Eileen, Polly and Mike are historians at Oxford in 2060, where a time-travel machine can send researchers into the past to study history as it happens. Eileen is observing the children evacuated to the British countryside during World War II, while Mike is studying the heroes of Dunkirk and Polly is sent to London during the Blitz. But back in 2060, the future of time travel grows increasingly uncertain, and the scheduled "drops" more erratic. What will happen to Eileen, Polly and Mike if they can't get home again?
Four months, Eileen thought, separating them. I only have to put up with them for four more months. "No one's going to invade," she said firmly, "tonight or any other night."
"'Ow do you know?" Alf demanded.
"You can't know something what ain't 'appened yet," Binnie said.
"Why ain't 'e going to?" Alf persisted.
Because the British Army will get away from him at Dunkirk, Eileen thought, and he'll lose the Battle of Britain and begin bombing London to bring the British to their knees. But it won't work. They'll stand up to him. It'll be their finest hour. And it will lose him the war.
"Because I have faith in the future," she said, and, getting a firmer grip on Alf and Binnie, set off with them into the darkness.
What are you reading today?
True Confections by Katharine Weber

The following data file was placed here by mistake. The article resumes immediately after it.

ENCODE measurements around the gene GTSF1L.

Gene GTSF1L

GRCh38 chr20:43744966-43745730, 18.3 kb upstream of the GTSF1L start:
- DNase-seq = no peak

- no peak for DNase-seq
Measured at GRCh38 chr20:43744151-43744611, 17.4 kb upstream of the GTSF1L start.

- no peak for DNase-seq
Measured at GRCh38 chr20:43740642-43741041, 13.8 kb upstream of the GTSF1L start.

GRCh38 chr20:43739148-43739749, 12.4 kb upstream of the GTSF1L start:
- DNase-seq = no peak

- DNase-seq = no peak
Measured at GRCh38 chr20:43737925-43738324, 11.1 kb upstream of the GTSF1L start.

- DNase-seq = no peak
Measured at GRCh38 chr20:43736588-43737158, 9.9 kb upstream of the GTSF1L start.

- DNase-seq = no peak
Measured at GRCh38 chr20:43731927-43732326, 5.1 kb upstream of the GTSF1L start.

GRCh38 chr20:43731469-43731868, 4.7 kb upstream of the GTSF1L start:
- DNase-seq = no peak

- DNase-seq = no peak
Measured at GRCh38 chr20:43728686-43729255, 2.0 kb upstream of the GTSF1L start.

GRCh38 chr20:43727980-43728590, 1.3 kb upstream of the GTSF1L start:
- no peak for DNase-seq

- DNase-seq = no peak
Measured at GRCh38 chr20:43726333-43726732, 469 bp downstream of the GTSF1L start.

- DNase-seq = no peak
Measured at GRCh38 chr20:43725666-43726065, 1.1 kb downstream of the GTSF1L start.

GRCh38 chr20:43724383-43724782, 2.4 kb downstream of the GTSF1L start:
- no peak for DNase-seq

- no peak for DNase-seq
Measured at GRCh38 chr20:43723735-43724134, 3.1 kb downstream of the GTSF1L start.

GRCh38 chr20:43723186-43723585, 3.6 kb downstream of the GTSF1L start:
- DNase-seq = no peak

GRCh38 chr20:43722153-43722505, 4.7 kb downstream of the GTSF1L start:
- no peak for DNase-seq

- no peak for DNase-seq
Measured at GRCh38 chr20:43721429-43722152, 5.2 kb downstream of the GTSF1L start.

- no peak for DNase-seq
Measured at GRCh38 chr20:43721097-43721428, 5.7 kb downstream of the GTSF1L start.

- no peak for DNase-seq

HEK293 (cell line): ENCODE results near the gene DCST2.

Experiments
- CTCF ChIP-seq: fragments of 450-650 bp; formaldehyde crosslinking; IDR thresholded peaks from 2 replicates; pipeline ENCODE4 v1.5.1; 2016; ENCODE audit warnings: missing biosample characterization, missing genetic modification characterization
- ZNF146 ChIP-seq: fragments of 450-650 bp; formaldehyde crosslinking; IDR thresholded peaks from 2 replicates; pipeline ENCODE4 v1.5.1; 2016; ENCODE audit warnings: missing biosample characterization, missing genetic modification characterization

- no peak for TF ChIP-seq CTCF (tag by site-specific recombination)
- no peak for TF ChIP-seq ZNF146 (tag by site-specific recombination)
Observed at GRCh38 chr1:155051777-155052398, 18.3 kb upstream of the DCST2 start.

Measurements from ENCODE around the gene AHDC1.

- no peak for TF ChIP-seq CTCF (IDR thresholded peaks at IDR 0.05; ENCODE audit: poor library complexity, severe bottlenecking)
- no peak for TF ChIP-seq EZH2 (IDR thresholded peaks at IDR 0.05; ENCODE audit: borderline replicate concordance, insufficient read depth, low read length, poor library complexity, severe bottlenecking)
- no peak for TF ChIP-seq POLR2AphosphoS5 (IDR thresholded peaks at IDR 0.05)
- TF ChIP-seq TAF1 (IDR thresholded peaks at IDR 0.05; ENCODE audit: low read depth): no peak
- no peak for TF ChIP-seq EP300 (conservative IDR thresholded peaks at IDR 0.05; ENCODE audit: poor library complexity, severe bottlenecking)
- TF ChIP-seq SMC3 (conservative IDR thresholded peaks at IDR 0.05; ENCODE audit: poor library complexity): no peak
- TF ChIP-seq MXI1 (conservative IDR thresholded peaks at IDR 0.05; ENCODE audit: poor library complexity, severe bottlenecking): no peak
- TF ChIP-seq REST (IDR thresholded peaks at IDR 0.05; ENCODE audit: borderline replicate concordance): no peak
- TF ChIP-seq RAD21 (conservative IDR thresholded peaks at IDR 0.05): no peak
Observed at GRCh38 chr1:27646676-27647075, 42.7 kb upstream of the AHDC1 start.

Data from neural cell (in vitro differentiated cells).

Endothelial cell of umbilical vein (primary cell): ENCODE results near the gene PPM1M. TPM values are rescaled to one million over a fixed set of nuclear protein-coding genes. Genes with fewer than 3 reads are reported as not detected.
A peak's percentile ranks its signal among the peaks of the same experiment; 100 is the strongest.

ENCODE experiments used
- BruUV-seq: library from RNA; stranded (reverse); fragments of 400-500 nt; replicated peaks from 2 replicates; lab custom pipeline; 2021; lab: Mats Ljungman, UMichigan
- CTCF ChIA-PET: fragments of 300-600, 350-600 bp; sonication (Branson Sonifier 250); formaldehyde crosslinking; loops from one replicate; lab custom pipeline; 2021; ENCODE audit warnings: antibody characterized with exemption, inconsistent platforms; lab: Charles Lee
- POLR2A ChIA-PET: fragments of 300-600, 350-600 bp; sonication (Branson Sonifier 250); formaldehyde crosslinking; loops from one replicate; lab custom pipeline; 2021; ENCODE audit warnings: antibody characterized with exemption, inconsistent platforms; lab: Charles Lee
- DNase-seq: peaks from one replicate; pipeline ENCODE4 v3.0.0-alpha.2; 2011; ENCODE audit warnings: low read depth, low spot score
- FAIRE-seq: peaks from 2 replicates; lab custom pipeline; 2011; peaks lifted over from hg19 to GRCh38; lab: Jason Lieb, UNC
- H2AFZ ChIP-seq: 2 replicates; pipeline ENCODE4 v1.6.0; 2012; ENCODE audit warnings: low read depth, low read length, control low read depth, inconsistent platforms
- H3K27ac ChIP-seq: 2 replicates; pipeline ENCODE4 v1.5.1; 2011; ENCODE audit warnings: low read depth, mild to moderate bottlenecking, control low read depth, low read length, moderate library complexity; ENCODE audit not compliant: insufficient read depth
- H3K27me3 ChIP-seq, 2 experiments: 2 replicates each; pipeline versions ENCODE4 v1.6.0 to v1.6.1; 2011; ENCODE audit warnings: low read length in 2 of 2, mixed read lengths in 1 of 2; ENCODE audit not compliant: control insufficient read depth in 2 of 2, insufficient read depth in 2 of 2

January 2010, Crown Publishing Group
In the form of an affidavit, narrator Alice Tatnall Ziplinsky (formerly known as “Arson Girl”) chronicles the history – the good, the ugly and the absurd – of her family-by-marriage’s candy company.
“Candy makes people happy,” Sam used to say as a way of summing up and moving the conversation past a challenging moment, “and I make candy. So my business is to make people happy. Who could ask for anything better?”
Zip’s Candies might make people happy, but it doesn’t make the Ziplinskys happy. I take peculiar solace in finding myself part of a great American tradition of troubled candy families. At an awards dinner during a candy and snack show in Atlanta last year, an inebriated vendor told me fascinating details of two Mars family divorces, which make my situation seem like a piece of cake. And let us reflect for a moment on Hart Crane’s suicidal leap into the sea from a ship sailing between Havana and Florida at age thirty-three, in 1932. His father, Clarence, had invented Life Savers candy twenty years before, inspired by the recent innovation of round flotation lifesaving rings on ships.
Related in BookPage: Katharine Weber writes a behind-the-book essay about Triangle, her fourth novel.
What are you reading today?
In this new weekly series, we’ll excerpt a memorable passage from a book we’re currently reading.
The Privileges by Jonathan Dee
January 2010 from Random House
She looked at him as if he were a little mad, but then she caught something exciting in his eyes and threw up her hands and said, “Why not?” That was it: everything was open to them. What was life’s object if not that?